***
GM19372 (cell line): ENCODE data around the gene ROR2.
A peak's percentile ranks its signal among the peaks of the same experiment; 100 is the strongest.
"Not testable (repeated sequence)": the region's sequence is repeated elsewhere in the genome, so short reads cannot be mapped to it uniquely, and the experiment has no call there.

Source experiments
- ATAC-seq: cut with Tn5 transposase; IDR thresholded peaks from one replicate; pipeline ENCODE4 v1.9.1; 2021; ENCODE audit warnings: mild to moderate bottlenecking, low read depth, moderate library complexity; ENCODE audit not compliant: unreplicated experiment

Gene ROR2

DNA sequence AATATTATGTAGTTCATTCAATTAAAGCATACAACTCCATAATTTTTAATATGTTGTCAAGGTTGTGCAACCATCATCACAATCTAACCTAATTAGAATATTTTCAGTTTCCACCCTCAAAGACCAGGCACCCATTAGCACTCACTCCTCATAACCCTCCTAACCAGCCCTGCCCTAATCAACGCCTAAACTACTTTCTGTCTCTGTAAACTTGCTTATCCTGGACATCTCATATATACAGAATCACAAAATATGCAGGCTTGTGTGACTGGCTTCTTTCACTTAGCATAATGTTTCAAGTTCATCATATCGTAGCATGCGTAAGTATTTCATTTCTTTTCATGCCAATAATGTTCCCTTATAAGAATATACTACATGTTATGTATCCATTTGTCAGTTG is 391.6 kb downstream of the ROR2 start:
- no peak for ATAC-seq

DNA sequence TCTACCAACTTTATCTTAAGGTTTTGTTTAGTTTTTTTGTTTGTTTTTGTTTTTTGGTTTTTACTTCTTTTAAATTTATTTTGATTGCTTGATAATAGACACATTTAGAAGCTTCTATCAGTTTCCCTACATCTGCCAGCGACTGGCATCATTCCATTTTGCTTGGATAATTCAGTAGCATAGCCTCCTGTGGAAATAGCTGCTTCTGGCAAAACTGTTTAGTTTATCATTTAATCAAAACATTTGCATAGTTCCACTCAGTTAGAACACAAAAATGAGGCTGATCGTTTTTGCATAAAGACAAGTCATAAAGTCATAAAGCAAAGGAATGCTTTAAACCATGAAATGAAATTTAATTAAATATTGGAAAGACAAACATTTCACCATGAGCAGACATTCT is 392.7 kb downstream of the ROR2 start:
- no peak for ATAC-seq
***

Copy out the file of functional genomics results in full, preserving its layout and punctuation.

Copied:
GM19372 (cell line): ENCODE data around the gene ROR2.
A peak's percentile ranks its signal among the peaks of the same experiment; 100 is the strongest.
"Not testable (repeated sequence)": the region's sequence is repeated elsewhere in the genome, so short reads cannot be mapped to it uniquely, and the experiment has no call there.

Source experiments
- ATAC-seq: cut with Tn5 transposase; IDR thresholded peaks from one replicate; pipeline ENCODE4 v1.9.1; 2021; ENCODE audit warnings: mild to moderate bottlenecking, low read depth, moderate library complexity; ENCODE audit not compliant: unreplicated experiment

Gene ROR2

DNA sequence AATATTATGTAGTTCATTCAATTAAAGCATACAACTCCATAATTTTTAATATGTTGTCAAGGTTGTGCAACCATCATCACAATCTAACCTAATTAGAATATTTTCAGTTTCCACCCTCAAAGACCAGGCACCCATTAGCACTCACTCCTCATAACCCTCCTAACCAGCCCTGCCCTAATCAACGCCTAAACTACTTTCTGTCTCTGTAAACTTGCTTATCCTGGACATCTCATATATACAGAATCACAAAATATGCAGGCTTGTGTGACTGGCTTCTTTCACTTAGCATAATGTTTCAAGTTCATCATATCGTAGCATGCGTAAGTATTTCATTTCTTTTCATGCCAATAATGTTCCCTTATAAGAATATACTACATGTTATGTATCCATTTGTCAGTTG is 391.6 kb downstream of the ROR2 start:
- no peak for ATAC-seq

DNA sequence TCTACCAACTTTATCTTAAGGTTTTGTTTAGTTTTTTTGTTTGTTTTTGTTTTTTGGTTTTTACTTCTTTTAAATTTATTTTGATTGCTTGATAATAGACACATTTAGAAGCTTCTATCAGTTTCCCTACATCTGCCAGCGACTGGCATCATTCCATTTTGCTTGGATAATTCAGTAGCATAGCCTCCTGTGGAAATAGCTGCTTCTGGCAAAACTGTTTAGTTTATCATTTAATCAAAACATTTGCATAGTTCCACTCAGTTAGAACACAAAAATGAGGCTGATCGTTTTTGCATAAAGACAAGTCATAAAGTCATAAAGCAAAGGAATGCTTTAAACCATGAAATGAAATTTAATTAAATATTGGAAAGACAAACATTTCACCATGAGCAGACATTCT is 392.7 kb downstream of the ROR2 start:
- no peak for ATAC-seq